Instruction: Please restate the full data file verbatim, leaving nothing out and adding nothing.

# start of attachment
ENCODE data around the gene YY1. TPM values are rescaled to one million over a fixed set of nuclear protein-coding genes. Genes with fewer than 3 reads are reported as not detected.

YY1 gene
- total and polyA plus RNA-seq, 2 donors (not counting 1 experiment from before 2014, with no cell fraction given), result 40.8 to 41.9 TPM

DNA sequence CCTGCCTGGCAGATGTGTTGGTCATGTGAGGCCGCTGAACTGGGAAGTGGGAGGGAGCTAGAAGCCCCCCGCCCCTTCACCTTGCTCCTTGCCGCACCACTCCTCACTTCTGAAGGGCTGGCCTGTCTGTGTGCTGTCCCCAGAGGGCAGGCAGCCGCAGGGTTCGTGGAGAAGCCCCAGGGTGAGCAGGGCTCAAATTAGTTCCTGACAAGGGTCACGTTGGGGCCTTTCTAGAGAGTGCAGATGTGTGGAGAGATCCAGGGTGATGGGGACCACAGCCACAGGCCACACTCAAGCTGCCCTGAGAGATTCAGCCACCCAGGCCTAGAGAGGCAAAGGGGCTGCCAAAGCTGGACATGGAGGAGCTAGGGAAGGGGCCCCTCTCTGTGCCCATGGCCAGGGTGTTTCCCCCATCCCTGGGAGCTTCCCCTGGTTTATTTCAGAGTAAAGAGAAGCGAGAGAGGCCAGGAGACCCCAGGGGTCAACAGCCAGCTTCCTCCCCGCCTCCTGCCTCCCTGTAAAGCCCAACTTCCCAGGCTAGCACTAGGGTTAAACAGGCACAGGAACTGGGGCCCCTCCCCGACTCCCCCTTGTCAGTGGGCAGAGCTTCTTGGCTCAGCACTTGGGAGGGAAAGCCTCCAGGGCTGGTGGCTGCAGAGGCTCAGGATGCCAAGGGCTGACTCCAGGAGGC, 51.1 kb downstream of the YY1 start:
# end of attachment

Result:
ENCODE data around the gene YY1. TPM values are rescaled to one million over a fixed set of nuclear protein-coding genes. Genes with fewer than 3 reads are reported as not detected.

YY1 gene
- total and polyA plus RNA-seq, 2 donors (not counting 1 experiment from before 2014, with no cell fraction given), result 40.8 to 41.9 TPM

DNA sequence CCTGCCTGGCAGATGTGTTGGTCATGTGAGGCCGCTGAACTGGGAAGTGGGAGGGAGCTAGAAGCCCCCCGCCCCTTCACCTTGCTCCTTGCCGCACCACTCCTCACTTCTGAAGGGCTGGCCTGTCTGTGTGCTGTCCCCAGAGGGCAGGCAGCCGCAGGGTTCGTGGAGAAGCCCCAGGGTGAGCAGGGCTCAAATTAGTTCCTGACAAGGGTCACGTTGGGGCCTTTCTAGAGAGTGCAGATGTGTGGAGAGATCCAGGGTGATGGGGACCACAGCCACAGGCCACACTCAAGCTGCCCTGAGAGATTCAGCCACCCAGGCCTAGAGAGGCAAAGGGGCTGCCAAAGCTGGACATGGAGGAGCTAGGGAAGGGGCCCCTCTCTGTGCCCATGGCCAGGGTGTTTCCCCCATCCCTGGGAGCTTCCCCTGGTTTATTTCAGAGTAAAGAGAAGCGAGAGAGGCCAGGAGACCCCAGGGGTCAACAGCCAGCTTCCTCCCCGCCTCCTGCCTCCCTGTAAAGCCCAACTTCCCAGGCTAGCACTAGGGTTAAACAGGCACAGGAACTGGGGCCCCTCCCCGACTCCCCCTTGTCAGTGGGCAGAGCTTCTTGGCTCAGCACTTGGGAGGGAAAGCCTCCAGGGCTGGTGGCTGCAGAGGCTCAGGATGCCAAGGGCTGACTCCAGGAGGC, 51.1 kb downstream of the YY1 start: